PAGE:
In commemoration of what would have been John Coltrane’s 86th birthday on 9/23/12, John Robinson and Pat Van Dyke are dropping a track entitled “Miles & Trane” from their forthcoming album on 45. “We just really did the song in commemoration to them both. I felt like it was a cool idea just because it’s been 45 years since his passing and still today he is one of the cats that people know most when you even say “jazz music” all over the world.”

How did this track come about?

PVD: It originated from a beat I just had lying around. I had John Robinson come to the studio and he laid down the three verses and then I kind of had the idea of getting some horn players to do an instrumental hook. Then JR put some “Milles and Trane” sound bites over that. But I thought it would be dope to musically line it up with what’s happening in the context of the song by having a trumpet player and a tenor player. This was the first track we did actually for a forthcoming record we’re working on. We both agreed that it set the tone for what the content was going to be and the style of the forthcoming record.

As for myself, I was trained as a jazz musician, but I was always into hip-hop. So meeting JR four or five years ago and him being the type of cat that he is having all of this knowledge of jazz, but being a hip-hop artist, we immediately clicked. I geek out on that type of stuff. So to have somebody involved in the music that really wants to inform the audience about jazz musicians as opposed to what everybody else rhymes about, is really refreshing.

JR, you also did “The Lee Morgan Story” recently in tribute to Lee Morgan. Is this track similar in style to that one?

JR: It’s a totally different vibe. “The Lee Morgan Story” is more audio-biographical. This Miles and Trane song is more of a collage. It’s taking references, titles, instances in history from both of their careers, and connecting them together in the verses. Certain things the average person will just hear as a rap song, but if you’re a jazz head and you know anything about Miles and Trane, you’ll hear all of the references and be able to piece together who’s who. I didn’t separate it. I kind of did it like a collage referring to both of them like they’re the same person in a sense and including myself in there too. There’s a reference where I mention how “in his heart he plays horn, but truthfully in the real world he rips microphones.” So that would be me. But then at the same time I’m making references to critics in the crowd feeling a certain way about him playing with his back to the crowd and ridiculing him for that. So different references like that make it a collage. I want to raise awareness to people who might not know their great legacy. That’s why I do these songs, mostly, to inspire young people who are more attached to the hip-hop generation to go back and learn about some of their music history that came before hip-hop even started.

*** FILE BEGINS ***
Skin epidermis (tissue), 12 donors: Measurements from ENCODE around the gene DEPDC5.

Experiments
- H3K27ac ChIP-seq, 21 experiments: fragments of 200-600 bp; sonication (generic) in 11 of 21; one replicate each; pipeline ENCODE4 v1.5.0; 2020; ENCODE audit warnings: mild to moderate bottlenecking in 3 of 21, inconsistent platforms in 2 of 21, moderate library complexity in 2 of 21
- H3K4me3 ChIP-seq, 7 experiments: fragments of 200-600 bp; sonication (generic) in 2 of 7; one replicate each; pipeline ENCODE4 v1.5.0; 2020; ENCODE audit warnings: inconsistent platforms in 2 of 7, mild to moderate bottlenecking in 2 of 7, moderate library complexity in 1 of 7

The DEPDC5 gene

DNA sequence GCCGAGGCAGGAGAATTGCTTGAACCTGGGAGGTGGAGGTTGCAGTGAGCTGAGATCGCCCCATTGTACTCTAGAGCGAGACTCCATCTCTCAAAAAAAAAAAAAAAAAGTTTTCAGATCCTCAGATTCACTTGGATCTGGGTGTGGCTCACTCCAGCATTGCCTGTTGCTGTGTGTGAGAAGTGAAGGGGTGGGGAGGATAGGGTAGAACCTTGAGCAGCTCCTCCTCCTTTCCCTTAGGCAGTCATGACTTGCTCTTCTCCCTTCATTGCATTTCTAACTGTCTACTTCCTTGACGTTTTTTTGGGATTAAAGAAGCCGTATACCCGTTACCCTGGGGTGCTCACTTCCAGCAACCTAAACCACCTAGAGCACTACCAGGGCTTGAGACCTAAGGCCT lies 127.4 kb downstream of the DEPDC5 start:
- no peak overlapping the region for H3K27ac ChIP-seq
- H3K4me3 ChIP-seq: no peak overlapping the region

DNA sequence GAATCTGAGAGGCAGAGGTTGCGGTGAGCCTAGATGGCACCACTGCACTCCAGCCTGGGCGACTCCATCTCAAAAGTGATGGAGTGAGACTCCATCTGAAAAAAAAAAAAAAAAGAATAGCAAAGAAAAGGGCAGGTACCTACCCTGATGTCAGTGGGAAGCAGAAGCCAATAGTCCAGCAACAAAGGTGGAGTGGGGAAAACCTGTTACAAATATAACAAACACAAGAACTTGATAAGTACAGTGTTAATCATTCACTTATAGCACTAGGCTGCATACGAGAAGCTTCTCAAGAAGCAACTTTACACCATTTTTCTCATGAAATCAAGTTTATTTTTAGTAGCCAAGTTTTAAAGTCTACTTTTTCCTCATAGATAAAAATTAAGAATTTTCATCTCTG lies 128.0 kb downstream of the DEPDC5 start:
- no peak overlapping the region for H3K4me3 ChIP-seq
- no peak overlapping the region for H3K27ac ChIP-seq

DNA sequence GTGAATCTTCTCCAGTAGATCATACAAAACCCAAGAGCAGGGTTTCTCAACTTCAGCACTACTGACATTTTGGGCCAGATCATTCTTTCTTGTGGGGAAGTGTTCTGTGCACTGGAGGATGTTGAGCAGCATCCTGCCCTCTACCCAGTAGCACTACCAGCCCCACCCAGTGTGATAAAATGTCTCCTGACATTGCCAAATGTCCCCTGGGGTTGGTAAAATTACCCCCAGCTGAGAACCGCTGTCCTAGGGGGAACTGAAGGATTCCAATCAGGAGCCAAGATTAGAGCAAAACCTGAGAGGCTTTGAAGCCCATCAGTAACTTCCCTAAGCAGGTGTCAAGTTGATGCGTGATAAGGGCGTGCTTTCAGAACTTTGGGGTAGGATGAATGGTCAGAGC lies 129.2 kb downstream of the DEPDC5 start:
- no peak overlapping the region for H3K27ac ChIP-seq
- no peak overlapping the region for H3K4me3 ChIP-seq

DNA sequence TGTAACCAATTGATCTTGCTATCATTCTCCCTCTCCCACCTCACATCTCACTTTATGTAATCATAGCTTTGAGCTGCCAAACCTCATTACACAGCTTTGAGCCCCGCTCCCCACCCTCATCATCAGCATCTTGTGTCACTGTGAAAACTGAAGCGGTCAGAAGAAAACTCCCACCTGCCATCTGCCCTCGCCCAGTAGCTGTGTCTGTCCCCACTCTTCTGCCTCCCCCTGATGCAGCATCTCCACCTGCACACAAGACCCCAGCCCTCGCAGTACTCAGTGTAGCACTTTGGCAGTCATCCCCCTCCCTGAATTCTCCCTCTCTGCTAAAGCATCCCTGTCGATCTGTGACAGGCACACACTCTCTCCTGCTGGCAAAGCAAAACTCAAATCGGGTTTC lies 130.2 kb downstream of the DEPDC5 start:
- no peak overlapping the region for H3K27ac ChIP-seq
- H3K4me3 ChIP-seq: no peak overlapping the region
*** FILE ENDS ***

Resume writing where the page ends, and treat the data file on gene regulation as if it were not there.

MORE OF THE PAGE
What impact did Trane have on your personal musical journey?

PVD: I was always into him growing up because you hear peoples’ names and you check it out. Then you go back to it many years later and you have a better understanding of it. In high school I’d always listen to the Miles Davis records of the ‘50s quintet and a bunch of Coltrane. But it wasn’t really until I was in college that I got a little more in-depth to Coltrane’s music and some of the later stuff including A Love Supreme and all the stuff after that. His influence on jazz and on saxophone players in general is immense. There is nobody who picks up the tenor saxophone in the jazz world and can’t have some influence from John Coltrane. He’s a monster force as far as soloing and compositionally and his whole being as a musician. I think he’s an undeniable influence on anybody who plays jazz or picks up the saxophone or any instrument for that matter.

JR: Trane had a lot of impact. Originally it was typical I must admit in the sense that I heard A Love Supreme and attached myself to that just because of the stories I would hear about it and just because it was one of his more popular pieces. It wasn’t until I read a book by an author named Frank Kofsky named “John Coltrane and the 1960s Jazz Revolution.” It really attached me to the music because reading that book just hearing and referring to the different album titles forced me to dig up the music. I feel like what it did for me was it allowed me to not only learn the music, but it attached me to the scenarios and the pain and the instances that created the music in a sense that now I’m learning about his life and what he was going through and what was going on in the world. A lot of the riots, a lot of the civil rights stuff, and a lot of the stuff that he was experiencing particularly as a young black man who was brilliant with the saxophone. He was travelling all over bringing people together with music at a time when people coming together wasn’t always a great thing in every part of the world. Even the most creative, painful song came out and was brilliantly beautiful. He channeled energy.

Then I also learned that when he came in, the music was changing from that bebop era where people were livelier and dancing to the music to when he came in it became more of a thought provoking sit-down-and-listen and reflect type of music. That time set the pace for where jazz is today.

Pat Van Dyke’s Top Coltrane Album:


John Robinson’s Top 5 Coltrane Trakcs:

“My Favorite Things”
“A Love Supreme”

JR & PVD are releasing the record on 45 and it is available for pre-order HERE.

Also check out the B-Side “Kiss the Sky”:

Pat Van Dyke Online: 
John Robinson Online:


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